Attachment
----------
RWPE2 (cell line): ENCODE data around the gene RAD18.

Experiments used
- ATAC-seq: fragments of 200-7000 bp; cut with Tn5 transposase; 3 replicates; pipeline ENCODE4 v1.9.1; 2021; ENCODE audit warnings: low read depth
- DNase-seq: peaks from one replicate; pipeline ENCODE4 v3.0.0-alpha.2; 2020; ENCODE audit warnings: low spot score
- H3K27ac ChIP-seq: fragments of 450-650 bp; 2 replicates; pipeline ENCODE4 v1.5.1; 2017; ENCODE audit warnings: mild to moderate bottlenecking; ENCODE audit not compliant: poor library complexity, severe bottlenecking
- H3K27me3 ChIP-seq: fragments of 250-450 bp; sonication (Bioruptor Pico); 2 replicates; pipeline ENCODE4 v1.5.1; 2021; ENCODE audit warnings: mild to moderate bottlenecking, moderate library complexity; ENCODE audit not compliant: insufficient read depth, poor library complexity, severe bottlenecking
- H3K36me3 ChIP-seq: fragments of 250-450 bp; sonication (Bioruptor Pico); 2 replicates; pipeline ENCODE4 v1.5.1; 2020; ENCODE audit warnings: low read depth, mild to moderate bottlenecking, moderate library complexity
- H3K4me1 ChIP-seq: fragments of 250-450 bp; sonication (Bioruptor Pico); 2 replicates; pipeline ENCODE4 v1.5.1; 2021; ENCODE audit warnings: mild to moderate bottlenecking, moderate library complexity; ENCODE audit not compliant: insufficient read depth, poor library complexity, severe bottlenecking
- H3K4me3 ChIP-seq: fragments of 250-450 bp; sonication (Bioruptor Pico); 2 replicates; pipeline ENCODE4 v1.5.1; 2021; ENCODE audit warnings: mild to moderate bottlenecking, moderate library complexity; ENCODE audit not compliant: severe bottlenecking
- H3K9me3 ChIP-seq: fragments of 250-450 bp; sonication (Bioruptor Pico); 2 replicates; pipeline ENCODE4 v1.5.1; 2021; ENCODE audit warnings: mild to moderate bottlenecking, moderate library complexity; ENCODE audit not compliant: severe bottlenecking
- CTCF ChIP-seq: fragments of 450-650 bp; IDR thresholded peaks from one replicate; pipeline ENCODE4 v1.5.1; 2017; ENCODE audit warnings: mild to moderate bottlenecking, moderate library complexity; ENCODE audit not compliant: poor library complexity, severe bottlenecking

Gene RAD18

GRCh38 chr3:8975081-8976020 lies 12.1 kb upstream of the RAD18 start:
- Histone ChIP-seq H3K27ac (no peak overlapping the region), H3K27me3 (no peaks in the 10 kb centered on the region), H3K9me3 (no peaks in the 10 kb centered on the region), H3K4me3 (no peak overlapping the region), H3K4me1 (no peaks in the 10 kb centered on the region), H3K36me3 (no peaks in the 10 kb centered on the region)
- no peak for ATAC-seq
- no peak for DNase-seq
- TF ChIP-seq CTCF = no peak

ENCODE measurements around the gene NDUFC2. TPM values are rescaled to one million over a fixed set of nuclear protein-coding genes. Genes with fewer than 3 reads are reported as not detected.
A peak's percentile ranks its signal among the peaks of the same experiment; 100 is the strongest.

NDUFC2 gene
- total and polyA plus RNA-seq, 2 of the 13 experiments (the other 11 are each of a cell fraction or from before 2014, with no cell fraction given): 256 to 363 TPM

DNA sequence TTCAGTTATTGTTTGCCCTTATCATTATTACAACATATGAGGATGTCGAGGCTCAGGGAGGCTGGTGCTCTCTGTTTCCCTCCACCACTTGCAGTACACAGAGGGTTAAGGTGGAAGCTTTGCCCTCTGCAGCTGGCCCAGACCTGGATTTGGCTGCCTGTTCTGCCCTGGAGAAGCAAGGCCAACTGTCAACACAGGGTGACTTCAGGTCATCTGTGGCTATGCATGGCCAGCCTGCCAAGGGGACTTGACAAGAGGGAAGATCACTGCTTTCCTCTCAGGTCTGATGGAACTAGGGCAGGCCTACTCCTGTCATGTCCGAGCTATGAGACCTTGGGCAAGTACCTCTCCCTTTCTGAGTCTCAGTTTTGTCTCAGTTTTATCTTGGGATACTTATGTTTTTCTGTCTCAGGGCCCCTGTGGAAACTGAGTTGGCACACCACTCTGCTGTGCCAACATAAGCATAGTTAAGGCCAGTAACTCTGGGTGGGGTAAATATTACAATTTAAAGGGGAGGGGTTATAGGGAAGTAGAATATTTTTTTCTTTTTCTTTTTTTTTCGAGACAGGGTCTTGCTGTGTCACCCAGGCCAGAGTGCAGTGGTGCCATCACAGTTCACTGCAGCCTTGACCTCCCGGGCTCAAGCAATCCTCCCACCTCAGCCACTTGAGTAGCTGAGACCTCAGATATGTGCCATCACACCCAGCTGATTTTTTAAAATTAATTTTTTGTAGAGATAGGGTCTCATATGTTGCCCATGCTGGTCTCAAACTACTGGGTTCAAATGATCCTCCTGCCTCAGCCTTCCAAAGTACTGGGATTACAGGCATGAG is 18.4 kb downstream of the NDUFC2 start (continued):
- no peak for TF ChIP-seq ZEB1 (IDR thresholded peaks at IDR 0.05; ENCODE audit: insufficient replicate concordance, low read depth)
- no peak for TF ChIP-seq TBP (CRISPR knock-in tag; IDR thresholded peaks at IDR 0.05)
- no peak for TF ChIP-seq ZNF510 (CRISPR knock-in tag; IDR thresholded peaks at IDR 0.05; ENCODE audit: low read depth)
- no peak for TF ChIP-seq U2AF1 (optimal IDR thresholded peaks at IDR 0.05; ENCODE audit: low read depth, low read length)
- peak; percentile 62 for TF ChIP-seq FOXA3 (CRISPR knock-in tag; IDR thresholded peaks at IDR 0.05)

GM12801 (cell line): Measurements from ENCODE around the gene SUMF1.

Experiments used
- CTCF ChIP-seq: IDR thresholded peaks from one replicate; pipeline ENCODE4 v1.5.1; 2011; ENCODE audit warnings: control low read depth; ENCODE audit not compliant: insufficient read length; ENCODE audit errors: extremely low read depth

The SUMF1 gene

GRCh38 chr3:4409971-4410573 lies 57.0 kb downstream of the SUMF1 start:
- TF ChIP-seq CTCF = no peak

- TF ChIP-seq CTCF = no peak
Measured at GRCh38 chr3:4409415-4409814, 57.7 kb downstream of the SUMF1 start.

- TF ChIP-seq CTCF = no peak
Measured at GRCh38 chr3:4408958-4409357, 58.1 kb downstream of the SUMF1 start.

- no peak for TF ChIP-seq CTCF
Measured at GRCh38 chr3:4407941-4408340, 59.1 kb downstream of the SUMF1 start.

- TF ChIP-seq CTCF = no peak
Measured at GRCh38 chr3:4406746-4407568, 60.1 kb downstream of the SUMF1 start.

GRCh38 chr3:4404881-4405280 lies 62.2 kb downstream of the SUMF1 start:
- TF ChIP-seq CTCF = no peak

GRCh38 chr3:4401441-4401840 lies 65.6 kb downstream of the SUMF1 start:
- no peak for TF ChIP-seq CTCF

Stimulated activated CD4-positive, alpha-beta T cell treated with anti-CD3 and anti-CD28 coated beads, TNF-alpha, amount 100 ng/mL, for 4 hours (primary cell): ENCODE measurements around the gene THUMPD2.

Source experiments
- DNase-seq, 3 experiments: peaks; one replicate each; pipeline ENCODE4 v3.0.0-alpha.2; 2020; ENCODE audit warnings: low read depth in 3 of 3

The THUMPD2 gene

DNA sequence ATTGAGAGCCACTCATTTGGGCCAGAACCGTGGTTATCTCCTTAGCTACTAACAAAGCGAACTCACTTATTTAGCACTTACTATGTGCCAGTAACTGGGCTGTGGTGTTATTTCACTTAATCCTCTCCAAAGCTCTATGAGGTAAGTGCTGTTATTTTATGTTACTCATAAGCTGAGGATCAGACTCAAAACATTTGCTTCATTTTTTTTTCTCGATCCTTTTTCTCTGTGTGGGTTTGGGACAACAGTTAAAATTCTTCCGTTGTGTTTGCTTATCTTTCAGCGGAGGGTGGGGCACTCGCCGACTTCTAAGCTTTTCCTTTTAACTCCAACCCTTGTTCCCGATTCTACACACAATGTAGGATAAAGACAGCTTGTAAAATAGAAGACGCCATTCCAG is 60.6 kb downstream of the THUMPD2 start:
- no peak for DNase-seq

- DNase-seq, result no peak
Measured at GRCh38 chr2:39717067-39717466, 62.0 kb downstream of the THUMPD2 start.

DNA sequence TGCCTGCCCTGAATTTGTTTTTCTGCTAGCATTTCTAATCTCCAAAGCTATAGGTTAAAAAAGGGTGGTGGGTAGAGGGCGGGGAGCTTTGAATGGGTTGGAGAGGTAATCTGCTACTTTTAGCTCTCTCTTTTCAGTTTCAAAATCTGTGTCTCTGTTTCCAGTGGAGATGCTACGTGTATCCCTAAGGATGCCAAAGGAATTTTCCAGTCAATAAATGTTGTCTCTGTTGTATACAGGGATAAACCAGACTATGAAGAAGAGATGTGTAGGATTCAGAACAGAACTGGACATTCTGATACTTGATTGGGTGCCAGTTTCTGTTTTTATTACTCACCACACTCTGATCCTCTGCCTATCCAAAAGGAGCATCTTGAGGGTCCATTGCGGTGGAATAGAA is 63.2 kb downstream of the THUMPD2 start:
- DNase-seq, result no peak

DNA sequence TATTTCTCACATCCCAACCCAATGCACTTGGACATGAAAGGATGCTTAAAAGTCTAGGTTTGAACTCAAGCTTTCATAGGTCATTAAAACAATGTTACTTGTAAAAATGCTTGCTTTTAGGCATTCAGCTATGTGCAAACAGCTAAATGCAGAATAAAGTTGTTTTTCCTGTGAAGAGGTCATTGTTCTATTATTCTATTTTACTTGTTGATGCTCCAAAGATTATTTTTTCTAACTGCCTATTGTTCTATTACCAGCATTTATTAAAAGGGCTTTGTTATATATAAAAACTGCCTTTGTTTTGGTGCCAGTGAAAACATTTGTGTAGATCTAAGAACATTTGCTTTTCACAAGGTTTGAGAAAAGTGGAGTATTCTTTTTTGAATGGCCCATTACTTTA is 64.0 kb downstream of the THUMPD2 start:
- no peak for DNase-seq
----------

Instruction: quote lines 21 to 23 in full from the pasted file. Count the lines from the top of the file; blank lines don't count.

- total and polyA plus RNA-seq, 2 of the 13 experiments (the other 11 are each of a cell fraction or from before 2014, with no cell fraction given): 256 to 363 TPM

DNA sequence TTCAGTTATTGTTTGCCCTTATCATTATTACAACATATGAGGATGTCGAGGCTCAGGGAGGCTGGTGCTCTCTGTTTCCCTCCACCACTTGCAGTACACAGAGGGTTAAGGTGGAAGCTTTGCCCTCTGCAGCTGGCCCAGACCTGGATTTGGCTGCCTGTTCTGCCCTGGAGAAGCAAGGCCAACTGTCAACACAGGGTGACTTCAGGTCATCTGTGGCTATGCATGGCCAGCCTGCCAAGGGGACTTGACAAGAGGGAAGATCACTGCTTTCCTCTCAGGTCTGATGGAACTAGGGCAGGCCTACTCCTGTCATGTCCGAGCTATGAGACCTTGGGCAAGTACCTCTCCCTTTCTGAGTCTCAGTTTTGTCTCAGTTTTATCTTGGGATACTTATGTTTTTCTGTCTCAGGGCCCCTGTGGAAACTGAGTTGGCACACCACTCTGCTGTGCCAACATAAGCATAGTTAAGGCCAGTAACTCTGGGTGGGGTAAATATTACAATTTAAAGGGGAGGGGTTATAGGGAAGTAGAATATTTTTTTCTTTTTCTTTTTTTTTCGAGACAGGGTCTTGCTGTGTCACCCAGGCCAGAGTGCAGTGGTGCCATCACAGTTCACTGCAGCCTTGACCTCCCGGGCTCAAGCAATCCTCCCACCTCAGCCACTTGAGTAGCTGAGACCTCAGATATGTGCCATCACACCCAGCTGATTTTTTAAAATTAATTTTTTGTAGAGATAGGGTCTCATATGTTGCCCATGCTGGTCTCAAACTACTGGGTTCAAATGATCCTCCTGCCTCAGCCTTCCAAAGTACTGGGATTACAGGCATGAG is 18.4 kb downstream of the NDUFC2 start (continued):
- no peak for TF ChIP-seq ZEB1 (IDR thresholded peaks at IDR 0.05; ENCODE audit: insufficient replicate concordance, low read depth)